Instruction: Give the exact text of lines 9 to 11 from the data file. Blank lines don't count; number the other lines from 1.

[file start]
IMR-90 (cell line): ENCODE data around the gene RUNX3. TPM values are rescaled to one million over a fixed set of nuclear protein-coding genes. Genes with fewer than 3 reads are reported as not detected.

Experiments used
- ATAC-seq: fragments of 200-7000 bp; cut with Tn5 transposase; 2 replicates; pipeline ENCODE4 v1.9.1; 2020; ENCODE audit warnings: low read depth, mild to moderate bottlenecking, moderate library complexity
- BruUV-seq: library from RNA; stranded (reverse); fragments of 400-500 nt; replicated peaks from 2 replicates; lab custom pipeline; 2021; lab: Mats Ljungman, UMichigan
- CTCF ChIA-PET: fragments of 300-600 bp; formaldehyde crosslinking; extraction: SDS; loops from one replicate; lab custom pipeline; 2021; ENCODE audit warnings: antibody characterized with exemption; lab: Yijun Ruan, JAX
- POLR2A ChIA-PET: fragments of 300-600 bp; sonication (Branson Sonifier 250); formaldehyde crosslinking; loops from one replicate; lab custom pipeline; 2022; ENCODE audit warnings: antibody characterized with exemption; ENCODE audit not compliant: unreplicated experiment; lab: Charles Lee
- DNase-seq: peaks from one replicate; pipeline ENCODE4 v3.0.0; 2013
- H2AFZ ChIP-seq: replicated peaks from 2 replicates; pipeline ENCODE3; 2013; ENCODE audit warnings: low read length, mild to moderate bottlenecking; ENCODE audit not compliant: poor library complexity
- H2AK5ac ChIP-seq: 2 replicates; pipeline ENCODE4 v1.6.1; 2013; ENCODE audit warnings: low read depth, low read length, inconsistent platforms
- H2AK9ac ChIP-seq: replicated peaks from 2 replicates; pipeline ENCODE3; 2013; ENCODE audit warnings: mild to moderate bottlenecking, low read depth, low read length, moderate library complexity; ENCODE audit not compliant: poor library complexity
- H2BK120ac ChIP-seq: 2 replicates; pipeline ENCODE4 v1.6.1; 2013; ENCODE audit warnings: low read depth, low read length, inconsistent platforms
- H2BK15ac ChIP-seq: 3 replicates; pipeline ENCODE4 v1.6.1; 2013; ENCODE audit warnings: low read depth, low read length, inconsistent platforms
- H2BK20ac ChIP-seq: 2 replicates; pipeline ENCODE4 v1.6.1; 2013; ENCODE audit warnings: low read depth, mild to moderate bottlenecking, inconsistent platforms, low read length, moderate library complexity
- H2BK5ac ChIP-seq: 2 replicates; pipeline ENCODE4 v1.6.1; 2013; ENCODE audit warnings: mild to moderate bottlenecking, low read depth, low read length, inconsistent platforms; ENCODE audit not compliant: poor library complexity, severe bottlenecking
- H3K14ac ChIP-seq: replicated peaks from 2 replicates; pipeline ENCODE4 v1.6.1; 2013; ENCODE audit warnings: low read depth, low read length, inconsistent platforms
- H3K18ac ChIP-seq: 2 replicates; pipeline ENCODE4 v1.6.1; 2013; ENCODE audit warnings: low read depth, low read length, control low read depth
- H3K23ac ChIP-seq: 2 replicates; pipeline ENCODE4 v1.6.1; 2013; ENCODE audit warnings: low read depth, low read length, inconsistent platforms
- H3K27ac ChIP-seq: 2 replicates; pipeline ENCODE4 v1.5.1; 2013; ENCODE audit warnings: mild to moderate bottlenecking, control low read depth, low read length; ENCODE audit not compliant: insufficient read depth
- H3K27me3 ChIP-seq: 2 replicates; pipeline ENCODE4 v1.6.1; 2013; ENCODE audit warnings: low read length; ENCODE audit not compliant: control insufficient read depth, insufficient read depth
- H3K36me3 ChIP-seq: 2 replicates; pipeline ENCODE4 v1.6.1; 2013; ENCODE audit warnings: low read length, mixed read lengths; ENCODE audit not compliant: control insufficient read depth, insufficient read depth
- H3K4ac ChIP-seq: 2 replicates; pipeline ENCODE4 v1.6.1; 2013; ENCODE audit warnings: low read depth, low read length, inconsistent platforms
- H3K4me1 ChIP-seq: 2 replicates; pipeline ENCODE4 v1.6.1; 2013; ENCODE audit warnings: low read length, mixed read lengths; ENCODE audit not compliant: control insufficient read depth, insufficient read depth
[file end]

- H2AK5ac ChIP-seq: 2 replicates; pipeline ENCODE4 v1.6.1; 2013; ENCODE audit warnings: low read depth, low read length, inconsistent platforms
- H2AK9ac ChIP-seq: replicated peaks from 2 replicates; pipeline ENCODE3; 2013; ENCODE audit warnings: mild to moderate bottlenecking, low read depth, low read length, moderate library complexity; ENCODE audit not compliant: poor library complexity
- H2BK120ac ChIP-seq: 2 replicates; pipeline ENCODE4 v1.6.1; 2013; ENCODE audit warnings: low read depth, low read length, inconsistent platforms